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Did you know there are two different ways that a bankruptcy proceeding can be initiated? These are known as voluntary and involuntary bankruptcy. A voluntary bankruptcy is by far the most common. It simply means that you’ve decided to get a fresh financial start and initiated the bankruptcy filing on your own. Involuntary bankruptcies, on the other hand, are initiated by your creditors. While most involuntary bankruptcies are filed against businesses, it is possible for creditors to file against an individual. So, let’s take a look at how involuntary bankruptcies work.
As the name states, an involuntary bankruptcy is one in which you’re not asking the court grant bankruptcy protection. Instead, this happens when you owe creditors money and they feel seeking involuntary bankruptcy is the only way to recoup that money. The process begins when a creditor or group of creditors files an involuntary bankruptcy petition against you. If the court approves the petition, the bankruptcy then becomes your legal requirement. Luckily, there are many different restrictions placed on creditors seeking an involuntary bankruptcy and these filings are not very common.
Objecting to Involuntary Bankruptcy
If your creditors try to force an involuntary bankruptcy, you do have the right to file an objection to their petition. It’s important to know, however, that you only have 20 days to file your objection. Afterward, there will be a hearing where you and your creditors will state your cases before a judge. If you win the case, you can force the creditors to pay for your lawyer’s fees and other court costs.
Involuntary Bankruptcy Restrictions
Creditors can’t just force anyone into an involuntary bankruptcy. There are plenty of restrictions placed on them and each must be met before they can file a petition with the court. Involuntary bankruptcy is actually an extremely risky proceeding for creditors, as they stand a good chance of having their petition dismissed due to the tight guidelines.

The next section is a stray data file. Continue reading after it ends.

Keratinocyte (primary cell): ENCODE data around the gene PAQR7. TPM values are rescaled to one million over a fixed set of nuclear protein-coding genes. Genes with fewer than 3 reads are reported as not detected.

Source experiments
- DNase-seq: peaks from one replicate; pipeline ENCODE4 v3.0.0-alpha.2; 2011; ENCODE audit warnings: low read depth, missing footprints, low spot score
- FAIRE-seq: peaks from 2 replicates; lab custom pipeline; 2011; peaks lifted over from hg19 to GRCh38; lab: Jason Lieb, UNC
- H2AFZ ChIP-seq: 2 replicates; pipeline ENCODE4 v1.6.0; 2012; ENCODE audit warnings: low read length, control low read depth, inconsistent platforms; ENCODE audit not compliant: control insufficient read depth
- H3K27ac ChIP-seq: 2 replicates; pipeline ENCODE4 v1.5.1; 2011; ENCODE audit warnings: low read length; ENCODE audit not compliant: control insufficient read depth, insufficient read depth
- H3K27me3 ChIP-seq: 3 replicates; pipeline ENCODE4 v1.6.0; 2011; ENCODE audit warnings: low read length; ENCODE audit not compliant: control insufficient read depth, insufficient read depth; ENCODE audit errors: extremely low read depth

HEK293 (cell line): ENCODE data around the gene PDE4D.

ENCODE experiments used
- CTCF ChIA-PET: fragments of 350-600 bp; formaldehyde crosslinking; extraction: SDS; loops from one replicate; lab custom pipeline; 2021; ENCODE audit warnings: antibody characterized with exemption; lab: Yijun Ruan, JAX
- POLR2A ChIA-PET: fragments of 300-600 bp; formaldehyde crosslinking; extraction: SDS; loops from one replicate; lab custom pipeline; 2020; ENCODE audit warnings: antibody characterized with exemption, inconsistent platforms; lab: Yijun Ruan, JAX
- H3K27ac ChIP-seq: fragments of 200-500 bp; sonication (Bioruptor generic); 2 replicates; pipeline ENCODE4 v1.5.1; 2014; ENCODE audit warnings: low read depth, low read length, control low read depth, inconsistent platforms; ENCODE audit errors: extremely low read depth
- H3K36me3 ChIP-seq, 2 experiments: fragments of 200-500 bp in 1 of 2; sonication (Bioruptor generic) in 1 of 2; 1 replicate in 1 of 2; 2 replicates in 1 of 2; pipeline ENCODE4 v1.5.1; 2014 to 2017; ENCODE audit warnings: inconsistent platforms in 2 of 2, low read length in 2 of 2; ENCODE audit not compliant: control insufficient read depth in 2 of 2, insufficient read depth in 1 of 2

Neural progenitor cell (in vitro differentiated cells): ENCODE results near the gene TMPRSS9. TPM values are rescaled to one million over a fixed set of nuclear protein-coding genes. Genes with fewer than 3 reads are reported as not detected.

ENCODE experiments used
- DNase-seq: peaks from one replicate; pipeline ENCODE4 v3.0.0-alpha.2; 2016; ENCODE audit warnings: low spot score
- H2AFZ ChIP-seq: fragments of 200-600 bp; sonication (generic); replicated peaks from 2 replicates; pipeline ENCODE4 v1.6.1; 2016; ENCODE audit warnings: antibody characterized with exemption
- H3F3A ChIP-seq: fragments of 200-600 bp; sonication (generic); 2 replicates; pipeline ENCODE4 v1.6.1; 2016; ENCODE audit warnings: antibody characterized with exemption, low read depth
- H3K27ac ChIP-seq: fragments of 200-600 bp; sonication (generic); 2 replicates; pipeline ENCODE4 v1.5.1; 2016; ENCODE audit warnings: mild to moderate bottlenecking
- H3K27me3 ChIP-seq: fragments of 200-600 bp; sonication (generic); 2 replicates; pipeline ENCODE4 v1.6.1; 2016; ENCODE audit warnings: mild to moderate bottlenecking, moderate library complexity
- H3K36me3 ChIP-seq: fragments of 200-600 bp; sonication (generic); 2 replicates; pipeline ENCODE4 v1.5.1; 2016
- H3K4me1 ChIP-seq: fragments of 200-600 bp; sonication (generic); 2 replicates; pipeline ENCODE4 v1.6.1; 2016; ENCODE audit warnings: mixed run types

The following are restrictions for involuntary bankruptcy:
- If you have over 12 creditors, at least three must join in the involuntary bankruptcy petition.
- Each creditor involved must prove that you are not paying your debt on time.
- If a single creditor files an involuntary case, you must have less than twelve unsecured creditors and owe the creditor at least $14,425.
- Your debts must be unsecured, with no liens or collateral securing the debt.
- None of your debts can be involved in a disagreement, such as an ongoing lawsuit.
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Challenging Your Creditors in Court
If the case moves forward, people often challenge creditors during the involuntary bankruptcy hearing. If successful in the challenge, creditors fail to meet the filing requirements and the case is dismissed. An involuntary bankruptcy filing can be dismissed if you are able to prove the following:
- You have a record showing that you made payments on time
- You owe less than what the creditor claims you owe
- You are financially able to make payments now and into the foreseeable future
- Your creditors acted in bad faith when filing for involuntary bankruptcy
What Bankruptcy Chapter is Filed?
Involuntary bankruptcy can only be filed under Chapter 7 bankruptcy liquidation or Chapter 11 reorganization. That means if you are forced into involuntary Chapter 7 bankruptcy, your assets will be sold off and the money distributed among your creditors.
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Finding Legal Help
If you received a notice saying creditors are trying to force you into an involuntary bankruptcy, contact an experienced North Carolina bankruptcy attorney immediately. With the expert guidance of your bankruptcy lawyer, you will work together and determine the best way to proceed with the involuntary bankruptcy petition.
Dedicated to helping residents of North Carolina find the best solutions to their debt problems. Don’t waste another day worrying about your debt. Call 1-888-234-4181 today to schedule a free initial consultation to discuss your bankruptcy options.